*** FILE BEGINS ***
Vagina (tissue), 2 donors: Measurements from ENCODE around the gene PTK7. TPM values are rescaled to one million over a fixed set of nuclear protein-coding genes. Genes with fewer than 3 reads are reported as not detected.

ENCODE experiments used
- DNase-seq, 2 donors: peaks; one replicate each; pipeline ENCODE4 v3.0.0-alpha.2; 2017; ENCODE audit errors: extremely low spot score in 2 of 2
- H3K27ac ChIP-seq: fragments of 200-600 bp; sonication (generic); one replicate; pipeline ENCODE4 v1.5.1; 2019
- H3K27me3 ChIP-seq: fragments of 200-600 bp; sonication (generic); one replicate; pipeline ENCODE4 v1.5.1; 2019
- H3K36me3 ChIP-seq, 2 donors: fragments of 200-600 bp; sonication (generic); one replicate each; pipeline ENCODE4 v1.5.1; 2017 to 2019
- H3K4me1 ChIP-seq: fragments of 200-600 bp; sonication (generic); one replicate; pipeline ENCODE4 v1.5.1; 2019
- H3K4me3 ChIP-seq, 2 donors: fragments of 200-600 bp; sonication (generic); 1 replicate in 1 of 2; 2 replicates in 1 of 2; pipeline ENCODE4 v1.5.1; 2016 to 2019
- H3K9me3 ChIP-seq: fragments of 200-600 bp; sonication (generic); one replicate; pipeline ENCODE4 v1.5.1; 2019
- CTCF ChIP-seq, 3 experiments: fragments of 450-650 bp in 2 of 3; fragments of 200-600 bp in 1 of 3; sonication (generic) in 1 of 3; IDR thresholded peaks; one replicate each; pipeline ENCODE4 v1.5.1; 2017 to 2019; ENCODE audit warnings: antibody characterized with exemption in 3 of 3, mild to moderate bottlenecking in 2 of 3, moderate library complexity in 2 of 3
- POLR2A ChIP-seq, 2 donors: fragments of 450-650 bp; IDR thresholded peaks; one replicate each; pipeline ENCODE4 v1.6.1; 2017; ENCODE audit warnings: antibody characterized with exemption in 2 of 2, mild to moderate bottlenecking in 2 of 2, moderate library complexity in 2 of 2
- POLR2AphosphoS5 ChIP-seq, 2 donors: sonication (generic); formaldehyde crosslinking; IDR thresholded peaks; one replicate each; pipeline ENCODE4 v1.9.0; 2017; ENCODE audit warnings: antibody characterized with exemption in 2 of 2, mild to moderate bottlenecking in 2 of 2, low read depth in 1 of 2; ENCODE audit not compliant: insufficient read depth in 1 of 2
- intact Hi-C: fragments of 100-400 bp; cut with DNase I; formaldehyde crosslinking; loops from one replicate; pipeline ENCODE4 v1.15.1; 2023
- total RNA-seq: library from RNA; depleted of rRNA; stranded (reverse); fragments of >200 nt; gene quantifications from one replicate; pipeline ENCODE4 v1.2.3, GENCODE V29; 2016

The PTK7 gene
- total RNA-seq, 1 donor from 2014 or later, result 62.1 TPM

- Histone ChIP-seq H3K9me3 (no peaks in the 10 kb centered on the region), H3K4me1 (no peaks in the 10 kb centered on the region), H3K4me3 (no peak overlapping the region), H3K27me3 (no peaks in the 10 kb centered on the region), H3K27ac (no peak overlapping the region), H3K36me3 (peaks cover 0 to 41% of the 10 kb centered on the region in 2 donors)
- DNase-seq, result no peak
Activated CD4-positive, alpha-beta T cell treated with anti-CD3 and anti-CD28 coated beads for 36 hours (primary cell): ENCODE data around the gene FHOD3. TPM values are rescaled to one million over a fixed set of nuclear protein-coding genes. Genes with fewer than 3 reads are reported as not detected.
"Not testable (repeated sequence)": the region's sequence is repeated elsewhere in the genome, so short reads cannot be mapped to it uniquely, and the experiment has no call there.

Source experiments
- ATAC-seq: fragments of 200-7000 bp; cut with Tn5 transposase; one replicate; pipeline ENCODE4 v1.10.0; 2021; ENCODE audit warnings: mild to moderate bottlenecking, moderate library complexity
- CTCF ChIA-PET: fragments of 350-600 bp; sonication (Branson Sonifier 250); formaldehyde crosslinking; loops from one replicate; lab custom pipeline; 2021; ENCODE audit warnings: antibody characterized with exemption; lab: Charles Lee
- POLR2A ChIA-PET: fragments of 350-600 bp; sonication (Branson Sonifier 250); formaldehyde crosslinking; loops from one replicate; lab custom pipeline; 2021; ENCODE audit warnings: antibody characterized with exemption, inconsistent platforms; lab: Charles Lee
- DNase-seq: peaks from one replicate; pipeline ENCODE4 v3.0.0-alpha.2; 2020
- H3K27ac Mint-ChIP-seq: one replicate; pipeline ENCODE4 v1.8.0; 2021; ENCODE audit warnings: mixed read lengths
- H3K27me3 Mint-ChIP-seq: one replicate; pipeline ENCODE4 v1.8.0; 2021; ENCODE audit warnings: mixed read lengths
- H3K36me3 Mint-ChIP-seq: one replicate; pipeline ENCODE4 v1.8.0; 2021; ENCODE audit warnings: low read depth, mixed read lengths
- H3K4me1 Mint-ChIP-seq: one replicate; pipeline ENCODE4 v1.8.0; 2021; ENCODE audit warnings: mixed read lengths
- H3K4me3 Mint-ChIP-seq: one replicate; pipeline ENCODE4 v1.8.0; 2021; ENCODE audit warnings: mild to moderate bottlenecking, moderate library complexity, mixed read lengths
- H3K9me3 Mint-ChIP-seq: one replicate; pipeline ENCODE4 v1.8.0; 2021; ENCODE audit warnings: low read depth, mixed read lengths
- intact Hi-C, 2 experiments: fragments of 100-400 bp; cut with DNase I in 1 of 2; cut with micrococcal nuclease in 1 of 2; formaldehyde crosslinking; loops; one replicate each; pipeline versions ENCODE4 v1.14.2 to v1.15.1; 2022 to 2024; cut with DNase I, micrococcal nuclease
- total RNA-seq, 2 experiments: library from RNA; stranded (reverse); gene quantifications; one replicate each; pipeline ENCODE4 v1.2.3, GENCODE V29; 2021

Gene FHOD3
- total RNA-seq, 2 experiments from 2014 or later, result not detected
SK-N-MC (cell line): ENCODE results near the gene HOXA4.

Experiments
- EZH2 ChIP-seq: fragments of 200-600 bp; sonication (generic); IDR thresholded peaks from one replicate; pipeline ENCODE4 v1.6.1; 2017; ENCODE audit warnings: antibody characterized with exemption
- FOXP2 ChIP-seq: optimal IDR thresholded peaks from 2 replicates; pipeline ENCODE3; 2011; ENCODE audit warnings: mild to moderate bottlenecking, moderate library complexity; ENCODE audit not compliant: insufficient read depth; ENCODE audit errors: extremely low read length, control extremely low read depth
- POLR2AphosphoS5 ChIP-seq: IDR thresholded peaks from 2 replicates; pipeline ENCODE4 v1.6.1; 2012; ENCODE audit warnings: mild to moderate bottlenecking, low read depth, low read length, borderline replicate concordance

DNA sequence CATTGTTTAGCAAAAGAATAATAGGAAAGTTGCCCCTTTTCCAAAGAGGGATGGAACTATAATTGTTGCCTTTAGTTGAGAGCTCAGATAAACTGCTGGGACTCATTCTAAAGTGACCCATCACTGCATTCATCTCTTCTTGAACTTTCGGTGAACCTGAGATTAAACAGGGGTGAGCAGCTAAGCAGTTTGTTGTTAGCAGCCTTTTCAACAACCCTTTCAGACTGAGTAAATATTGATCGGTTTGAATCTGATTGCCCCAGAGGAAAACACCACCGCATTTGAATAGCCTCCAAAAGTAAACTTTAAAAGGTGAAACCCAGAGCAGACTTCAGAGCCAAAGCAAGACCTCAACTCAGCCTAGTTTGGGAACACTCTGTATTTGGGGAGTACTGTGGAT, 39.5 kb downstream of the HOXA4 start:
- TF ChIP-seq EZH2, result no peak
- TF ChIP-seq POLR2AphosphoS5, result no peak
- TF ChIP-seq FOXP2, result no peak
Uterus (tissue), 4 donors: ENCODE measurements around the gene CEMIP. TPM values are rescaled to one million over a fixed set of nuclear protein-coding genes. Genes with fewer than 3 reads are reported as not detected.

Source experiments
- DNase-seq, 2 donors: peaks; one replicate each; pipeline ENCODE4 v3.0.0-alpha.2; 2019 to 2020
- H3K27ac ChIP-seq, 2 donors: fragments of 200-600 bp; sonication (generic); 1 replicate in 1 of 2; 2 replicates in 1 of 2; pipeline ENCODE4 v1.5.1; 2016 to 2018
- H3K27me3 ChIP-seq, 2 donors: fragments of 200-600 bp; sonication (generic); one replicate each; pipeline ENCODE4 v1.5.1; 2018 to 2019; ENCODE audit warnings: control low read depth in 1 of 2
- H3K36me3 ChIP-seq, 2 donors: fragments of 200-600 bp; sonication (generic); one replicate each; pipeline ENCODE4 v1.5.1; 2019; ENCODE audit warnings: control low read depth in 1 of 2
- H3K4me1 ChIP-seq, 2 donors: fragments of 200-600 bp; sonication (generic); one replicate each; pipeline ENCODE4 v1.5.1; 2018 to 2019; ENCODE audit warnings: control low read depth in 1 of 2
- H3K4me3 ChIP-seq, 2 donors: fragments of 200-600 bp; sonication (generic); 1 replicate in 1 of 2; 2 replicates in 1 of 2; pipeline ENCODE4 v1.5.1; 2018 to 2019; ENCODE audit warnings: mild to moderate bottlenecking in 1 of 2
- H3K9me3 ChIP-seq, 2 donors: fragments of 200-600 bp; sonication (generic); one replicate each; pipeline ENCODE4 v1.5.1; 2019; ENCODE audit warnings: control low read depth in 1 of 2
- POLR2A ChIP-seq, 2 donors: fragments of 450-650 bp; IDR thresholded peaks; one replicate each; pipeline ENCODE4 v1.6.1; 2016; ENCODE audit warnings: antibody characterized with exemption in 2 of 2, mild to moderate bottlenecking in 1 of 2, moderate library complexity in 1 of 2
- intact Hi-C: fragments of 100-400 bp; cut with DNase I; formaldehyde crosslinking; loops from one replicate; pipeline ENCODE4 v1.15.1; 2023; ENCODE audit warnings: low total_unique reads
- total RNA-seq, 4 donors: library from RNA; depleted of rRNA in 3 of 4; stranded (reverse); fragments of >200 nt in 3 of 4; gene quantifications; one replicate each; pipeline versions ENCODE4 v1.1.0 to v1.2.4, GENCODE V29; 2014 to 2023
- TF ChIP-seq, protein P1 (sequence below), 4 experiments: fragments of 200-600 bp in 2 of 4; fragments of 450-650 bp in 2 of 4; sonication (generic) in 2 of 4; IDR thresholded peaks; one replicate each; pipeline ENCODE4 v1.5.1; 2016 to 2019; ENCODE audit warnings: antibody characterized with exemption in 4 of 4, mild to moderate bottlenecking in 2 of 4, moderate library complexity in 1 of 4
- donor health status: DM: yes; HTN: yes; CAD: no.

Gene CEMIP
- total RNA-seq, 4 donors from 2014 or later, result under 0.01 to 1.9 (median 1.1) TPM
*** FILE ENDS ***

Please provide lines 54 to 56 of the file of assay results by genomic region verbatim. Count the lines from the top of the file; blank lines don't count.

- POLR2A ChIP-seq, 2 donors: fragments of 450-650 bp; IDR thresholded peaks; one replicate each; pipeline ENCODE4 v1.6.1; 2016; ENCODE audit warnings: antibody characterized with exemption in 2 of 2, mild to moderate bottlenecking in 1 of 2, moderate library complexity in 1 of 2
- intact Hi-C: fragments of 100-400 bp; cut with DNase I; formaldehyde crosslinking; loops from one replicate; pipeline ENCODE4 v1.15.1; 2023; ENCODE audit warnings: low total_unique reads
- total RNA-seq, 4 donors: library from RNA; depleted of rRNA in 3 of 4; stranded (reverse); fragments of >200 nt in 3 of 4; gene quantifications; one replicate each; pipeline versions ENCODE4 v1.1.0 to v1.2.4, GENCODE V29; 2014 to 2023